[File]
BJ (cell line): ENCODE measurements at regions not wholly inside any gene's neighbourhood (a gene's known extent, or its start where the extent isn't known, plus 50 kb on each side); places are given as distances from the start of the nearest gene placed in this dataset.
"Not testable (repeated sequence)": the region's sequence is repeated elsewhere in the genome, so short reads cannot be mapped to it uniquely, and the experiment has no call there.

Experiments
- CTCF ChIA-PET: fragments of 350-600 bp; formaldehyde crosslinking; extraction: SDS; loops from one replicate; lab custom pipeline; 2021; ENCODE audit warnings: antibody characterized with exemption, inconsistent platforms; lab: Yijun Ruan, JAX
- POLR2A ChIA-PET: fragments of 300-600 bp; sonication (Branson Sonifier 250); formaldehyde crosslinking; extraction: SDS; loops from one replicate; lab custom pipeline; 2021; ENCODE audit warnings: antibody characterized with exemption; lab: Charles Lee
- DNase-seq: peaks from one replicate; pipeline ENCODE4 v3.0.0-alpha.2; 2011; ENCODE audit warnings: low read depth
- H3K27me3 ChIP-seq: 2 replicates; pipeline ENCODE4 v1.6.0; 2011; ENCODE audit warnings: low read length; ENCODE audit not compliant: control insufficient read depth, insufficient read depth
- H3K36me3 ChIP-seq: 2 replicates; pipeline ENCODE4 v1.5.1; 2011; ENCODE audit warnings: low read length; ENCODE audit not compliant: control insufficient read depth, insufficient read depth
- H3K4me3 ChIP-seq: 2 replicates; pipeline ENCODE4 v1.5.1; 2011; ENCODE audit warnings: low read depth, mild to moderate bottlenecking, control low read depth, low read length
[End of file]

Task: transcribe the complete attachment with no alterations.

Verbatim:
BJ (cell line): ENCODE measurements at regions not wholly inside any gene's neighbourhood (a gene's known extent, or its start where the extent isn't known, plus 50 kb on each side); places are given as distances from the start of the nearest gene placed in this dataset.
"Not testable (repeated sequence)": the region's sequence is repeated elsewhere in the genome, so short reads cannot be mapped to it uniquely, and the experiment has no call there.

Experiments
- CTCF ChIA-PET: fragments of 350-600 bp; formaldehyde crosslinking; extraction: SDS; loops from one replicate; lab custom pipeline; 2021; ENCODE audit warnings: antibody characterized with exemption, inconsistent platforms; lab: Yijun Ruan, JAX
- POLR2A ChIA-PET: fragments of 300-600 bp; sonication (Branson Sonifier 250); formaldehyde crosslinking; extraction: SDS; loops from one replicate; lab custom pipeline; 2021; ENCODE audit warnings: antibody characterized with exemption; lab: Charles Lee
- DNase-seq: peaks from one replicate; pipeline ENCODE4 v3.0.0-alpha.2; 2011; ENCODE audit warnings: low read depth
- H3K27me3 ChIP-seq: 2 replicates; pipeline ENCODE4 v1.6.0; 2011; ENCODE audit warnings: low read length; ENCODE audit not compliant: control insufficient read depth, insufficient read depth
- H3K36me3 ChIP-seq: 2 replicates; pipeline ENCODE4 v1.5.1; 2011; ENCODE audit warnings: low read length; ENCODE audit not compliant: control insufficient read depth, insufficient read depth
- H3K4me3 ChIP-seq: 2 replicates; pipeline ENCODE4 v1.5.1; 2011; ENCODE audit warnings: low read depth, mild to moderate bottlenecking, control low read depth, low read length